Plastics firms and colleges in western Pennsylvania and northeast Ohio are working together to make face shields for health care workers during the COVID-19 crisis.
In late March, injection molder Port Erie Plastics Inc. of Harborcreek, Pa., was contacted by Case Western Reserve University of Cleveland, Port Erie General Manager Sean Connole said in an April 15 interview with Plastics News.
CWRU was working with Cleveland-based design firm Nottingham Spirk to find a way to make the shields. Connole then contacted the plastics engineering program at Penn State-Behrend in Erie, Pa., and learned that they were working on a similar project and were willing to work together.
"We can do more good together than separately," Connole said.
Working with an open-source design and using its own tool room, Port Erie was able to start injection molding polypropylene headbands for the shield within 10 days. Connole said that type of project normally could take as long as 12 weeks.
"We made [the headbands] a priority," he added. "The challenge was the timing and getting to market as soon as we could.
"The project also was important to us because a lot of our employees have relatives or know people who work in health care," he said.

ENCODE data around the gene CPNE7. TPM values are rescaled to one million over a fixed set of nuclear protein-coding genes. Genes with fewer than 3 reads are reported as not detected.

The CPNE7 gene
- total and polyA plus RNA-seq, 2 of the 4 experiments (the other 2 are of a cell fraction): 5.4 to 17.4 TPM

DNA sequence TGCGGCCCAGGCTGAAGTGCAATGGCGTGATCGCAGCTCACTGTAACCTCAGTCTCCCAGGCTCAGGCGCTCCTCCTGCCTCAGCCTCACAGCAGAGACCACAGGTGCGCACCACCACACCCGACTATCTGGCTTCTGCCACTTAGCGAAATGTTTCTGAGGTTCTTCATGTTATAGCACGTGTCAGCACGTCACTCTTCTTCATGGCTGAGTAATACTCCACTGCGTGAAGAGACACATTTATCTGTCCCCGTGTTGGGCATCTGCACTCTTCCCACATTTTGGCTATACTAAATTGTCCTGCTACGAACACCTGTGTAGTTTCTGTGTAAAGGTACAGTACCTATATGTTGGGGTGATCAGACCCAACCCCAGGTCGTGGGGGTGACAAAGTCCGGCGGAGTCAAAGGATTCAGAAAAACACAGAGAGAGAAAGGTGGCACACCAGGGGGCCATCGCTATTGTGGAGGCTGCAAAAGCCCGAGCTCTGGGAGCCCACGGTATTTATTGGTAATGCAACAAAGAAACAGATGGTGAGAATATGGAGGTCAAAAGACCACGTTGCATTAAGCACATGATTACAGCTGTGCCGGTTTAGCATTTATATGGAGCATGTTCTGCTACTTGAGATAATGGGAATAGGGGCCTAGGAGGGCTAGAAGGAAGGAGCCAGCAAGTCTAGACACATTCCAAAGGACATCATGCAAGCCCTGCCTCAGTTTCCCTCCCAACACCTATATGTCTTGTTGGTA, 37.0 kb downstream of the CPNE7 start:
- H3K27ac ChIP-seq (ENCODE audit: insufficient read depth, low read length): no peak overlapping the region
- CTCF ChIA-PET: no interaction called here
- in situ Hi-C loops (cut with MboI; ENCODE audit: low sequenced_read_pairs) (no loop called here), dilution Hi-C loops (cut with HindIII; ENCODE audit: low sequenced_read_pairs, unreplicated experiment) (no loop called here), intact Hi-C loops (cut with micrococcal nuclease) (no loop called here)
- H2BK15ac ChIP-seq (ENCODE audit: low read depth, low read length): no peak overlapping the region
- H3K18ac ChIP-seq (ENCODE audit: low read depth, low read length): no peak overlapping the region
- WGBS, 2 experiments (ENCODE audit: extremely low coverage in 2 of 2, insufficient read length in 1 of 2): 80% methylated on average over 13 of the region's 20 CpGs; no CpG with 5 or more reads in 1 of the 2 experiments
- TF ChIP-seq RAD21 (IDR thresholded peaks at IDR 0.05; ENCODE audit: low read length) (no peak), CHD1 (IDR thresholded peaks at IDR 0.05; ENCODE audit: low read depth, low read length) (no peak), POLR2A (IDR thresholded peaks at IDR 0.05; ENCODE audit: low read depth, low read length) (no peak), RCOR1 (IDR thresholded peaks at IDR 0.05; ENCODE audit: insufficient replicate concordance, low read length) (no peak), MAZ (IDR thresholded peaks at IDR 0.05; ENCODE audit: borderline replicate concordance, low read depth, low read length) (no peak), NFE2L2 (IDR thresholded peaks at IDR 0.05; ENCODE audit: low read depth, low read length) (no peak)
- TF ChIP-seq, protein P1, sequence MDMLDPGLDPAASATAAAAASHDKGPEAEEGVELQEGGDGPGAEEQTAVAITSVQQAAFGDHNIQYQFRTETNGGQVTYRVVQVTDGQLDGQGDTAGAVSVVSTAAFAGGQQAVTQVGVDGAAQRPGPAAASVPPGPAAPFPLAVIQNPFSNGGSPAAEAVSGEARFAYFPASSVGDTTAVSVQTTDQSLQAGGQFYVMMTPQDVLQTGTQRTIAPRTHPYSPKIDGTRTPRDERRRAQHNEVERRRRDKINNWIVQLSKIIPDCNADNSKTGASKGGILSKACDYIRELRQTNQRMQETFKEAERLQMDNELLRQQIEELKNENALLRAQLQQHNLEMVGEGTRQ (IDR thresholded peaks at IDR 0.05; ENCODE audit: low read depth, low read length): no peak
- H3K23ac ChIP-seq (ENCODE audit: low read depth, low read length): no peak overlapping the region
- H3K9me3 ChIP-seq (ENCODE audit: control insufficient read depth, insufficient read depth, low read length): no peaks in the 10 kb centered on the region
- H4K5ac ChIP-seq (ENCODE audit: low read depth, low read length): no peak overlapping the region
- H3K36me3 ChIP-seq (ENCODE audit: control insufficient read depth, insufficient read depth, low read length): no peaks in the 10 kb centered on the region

Munot Plastics Inc. of Erie is making the clear plastic sheet for the shields, while Erie-based Bliley Technologies Inc. is handling logistics and distribution. In some cases, medical centers like Cleveland Clinic — which has placed a large order — are assembling the shields themselves, Connole said.
The collaboration began shield production on April 9 and now is making as many as 7,000 per day. Connole said the work will continue as long as it's needed.
Jon Cannole, Port Erie sales and marketing manager, added that the company benefited from having its own tool room, which allowed it to respond when needed.
Consumer products giant Procter & Gamble Co. and an oil firm also have contacted Port Erie about their headband mold design, Jon Connole said.